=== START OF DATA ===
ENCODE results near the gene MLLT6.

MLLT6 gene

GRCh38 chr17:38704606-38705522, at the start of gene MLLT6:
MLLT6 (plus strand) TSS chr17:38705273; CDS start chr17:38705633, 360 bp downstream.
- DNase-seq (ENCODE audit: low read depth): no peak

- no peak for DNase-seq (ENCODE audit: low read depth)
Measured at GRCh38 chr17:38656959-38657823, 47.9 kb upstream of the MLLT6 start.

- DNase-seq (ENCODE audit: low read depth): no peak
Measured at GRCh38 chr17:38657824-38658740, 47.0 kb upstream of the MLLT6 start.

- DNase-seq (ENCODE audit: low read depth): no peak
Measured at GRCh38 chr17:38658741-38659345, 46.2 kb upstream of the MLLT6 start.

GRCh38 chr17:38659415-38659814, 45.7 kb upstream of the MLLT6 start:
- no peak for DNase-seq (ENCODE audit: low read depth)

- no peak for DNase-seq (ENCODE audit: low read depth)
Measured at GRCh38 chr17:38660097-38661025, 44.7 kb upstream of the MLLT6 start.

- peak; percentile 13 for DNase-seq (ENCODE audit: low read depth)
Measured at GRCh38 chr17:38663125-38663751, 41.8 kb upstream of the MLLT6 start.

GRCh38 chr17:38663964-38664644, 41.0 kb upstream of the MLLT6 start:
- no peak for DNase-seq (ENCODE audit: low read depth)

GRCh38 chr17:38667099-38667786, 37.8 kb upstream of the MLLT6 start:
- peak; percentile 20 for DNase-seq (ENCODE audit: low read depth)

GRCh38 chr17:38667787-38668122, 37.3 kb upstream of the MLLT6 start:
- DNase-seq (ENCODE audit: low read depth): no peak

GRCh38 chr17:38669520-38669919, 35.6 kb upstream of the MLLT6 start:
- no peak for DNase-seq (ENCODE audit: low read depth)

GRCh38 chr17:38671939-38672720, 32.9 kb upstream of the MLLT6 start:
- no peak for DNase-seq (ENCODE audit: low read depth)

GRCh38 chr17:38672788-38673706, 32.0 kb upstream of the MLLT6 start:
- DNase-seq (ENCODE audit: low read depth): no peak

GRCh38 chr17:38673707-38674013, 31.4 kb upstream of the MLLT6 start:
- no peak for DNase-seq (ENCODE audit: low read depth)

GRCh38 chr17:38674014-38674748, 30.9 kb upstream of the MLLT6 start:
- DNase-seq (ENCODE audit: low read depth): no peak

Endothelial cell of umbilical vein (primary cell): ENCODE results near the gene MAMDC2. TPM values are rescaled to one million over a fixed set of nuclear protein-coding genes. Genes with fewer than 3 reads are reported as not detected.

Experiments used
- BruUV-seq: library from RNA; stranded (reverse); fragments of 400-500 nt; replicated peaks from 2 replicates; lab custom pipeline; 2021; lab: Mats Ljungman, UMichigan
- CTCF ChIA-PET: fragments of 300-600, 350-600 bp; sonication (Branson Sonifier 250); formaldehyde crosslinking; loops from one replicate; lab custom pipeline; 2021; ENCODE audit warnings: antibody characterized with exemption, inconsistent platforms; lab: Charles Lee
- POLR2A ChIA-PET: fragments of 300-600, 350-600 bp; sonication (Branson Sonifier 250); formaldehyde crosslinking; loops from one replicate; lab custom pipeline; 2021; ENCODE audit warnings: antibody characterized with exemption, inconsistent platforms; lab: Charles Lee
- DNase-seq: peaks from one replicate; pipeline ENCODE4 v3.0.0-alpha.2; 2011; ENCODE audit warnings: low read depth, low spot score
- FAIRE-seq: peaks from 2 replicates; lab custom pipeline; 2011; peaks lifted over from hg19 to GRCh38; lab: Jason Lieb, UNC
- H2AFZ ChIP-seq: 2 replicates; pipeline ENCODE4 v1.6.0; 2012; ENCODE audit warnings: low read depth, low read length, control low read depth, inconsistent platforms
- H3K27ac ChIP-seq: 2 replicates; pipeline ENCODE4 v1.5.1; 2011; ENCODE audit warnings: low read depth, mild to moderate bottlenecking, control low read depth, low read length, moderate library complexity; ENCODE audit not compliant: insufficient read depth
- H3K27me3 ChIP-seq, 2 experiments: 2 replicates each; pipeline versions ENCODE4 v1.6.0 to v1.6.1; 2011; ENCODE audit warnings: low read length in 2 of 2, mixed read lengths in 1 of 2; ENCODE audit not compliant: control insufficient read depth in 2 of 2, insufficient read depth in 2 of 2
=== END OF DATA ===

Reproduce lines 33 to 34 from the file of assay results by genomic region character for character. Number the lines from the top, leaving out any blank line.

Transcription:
- DNase-seq (ENCODE audit: low read depth): no peak

Endothelial cell of umbilical vein (primary cell): ENCODE results near the gene MAMDC2. TPM values are rescaled to one million over a fixed set of nuclear protein-coding genes. Genes with fewer than 3 reads are reported as not detected.